How would you assess or grade the quality of democracy in Spain?


Spanish democracy has achieved a lot, but it also has several significant shortcomings. It is obvious—as virtually everyone observes—that the consolidation of democracy in a country that has a history of major historical confrontations was a very important milestone in the period of the democratic transition and the years that followed. The honesty and speed of vote counting after polling stations close on election days is another important merit. In the United States, the vote count is much slower and is unfortunately very susceptible to electoral fraud. However, Spanish democracy has had several large problems, three of which I would like to emphasize: the weakness of the guarantee of the secret ballot, the way in which some politicians have sought to marginalize or even delegitimize protests and the voices of discontent among citizens, and a certain lack of mutual tolerance among some political actors. Debate and disagreement are very healthy—even necessary—in a democracy, but the lack of mutual tolerance can only lead to problems.

Does the fracture of the two-party system affect democracy in any way?

It does, but there is much debate about this subject between the defenders and critics of two party systems. Multi-party systems correspond more fully with voter preferences given their greater “supply” of parties. It is easier in a multi-party system for each voter to find a party that really coincides with her own ideology. On the other hand, in a two party democracy, the voters themselves choose the government—albeit among options that often do not convince large sectors of the electorate. In a multi-party parliamentary democracy the parliamentarians themselves—and the leadership of the different political parties—have to elaborate a functional combination of supporters to obtain a parliamentary majority and form a government, in keeping with the constraints established by the number of seats that each party wins.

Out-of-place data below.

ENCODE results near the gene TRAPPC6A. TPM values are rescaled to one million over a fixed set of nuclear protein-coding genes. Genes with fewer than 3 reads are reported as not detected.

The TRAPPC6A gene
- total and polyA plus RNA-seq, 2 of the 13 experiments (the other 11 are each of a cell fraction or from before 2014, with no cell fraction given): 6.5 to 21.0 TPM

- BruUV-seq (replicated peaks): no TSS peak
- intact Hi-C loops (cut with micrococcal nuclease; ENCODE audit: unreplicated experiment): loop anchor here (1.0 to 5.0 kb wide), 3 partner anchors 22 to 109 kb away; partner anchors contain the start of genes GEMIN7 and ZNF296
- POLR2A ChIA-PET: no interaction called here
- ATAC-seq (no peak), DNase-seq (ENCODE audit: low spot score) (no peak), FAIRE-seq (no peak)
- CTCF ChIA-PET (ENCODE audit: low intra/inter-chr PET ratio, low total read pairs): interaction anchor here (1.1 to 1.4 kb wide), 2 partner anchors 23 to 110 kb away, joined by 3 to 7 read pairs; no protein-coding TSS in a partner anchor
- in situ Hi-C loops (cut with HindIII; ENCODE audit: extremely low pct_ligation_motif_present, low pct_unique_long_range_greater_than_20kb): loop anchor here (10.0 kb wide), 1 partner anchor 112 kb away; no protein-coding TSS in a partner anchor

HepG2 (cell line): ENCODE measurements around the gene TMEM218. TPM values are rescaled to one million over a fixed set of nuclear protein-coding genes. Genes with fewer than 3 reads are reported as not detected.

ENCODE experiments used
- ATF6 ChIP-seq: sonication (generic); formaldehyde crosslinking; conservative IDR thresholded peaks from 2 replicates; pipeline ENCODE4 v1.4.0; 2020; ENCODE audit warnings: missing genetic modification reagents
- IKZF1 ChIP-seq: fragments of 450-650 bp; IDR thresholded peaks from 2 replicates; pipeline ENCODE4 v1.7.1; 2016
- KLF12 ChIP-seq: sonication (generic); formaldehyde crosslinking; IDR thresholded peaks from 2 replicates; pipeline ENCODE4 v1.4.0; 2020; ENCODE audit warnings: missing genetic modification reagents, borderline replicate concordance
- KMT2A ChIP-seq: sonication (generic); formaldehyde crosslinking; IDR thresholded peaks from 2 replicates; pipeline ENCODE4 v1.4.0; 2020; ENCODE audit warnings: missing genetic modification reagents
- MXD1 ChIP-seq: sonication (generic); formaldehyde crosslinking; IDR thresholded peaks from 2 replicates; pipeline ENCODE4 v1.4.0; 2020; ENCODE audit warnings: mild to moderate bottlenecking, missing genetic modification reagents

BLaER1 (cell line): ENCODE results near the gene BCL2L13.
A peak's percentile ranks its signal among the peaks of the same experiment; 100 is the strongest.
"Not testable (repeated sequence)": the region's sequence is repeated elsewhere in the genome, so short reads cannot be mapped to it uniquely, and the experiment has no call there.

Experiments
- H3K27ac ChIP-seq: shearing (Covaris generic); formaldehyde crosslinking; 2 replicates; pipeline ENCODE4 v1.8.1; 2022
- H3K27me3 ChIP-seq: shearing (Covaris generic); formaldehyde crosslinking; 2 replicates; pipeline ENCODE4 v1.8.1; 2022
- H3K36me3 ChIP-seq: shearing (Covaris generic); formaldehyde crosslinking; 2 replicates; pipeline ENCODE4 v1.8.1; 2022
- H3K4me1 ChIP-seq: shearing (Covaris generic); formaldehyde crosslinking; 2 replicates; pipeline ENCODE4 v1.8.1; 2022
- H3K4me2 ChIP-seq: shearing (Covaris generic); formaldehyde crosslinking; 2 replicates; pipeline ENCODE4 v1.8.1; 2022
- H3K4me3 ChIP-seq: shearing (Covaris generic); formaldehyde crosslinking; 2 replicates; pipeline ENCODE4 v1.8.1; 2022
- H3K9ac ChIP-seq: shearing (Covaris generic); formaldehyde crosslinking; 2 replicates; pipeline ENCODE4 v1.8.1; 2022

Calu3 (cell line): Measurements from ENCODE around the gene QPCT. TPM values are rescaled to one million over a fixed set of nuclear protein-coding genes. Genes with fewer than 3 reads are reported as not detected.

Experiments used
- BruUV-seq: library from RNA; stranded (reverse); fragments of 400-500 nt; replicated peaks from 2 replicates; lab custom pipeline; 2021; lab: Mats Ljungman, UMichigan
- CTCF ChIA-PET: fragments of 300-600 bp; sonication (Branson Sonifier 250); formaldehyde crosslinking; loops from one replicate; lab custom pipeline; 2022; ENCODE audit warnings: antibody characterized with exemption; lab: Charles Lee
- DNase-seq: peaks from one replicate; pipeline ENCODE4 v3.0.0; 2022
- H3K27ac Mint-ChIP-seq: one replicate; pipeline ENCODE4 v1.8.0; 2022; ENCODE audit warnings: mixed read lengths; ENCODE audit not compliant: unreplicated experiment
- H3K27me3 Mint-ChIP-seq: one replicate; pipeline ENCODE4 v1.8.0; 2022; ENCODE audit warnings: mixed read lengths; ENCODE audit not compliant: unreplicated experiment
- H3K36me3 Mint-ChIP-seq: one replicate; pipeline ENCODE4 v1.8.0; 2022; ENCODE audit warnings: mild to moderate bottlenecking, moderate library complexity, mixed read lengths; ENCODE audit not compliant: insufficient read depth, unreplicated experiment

What challenges does democracy face today?

Many. A very important one has to do with the capacity of governments to make and carry out public policy decisions in EU member countries and, above all, in the Eurozone. This subject was the main point of a book published recently by one of my colleagues in the Department of Social Sciences at UC3M, Ignacio Sánchez-Cuenca. Other challenges have to do with mutual respect—political tolerance—which is essential in a democracy. And there are many more challenges.
What advantages do you see in carrying out this research at the UC3M?
There is a truly excellent group of social scientists in the department I belong to. The quality of the seminars and of the research being carried out is at a level that would be considered excellent anywhere in the world. Also, the library and the resources on the Getafe campus facilitate the work of all the members of the academic community. My current work focuses empirically on a macro-level comparison between Spain and Portugal, and there is no other academic institution on the Iberian Peninsula that offers the benefits and convenience for research I have found at UC3M.

What other researchers at the UC3M do you collaborate with?

In the Department of Social Sciences, there are many researchers whose studies offer very important points of connection with my own work. I can’t mention all of them here, but keeping in mind the focus of my work, I must mention Ignacio Sánchez-Cuenca and the important work he is doing on democracy within the context of globalization. I am sure that several contacts and conversations I am having with colleagues from the Department will be reflected in collaborative works in the future.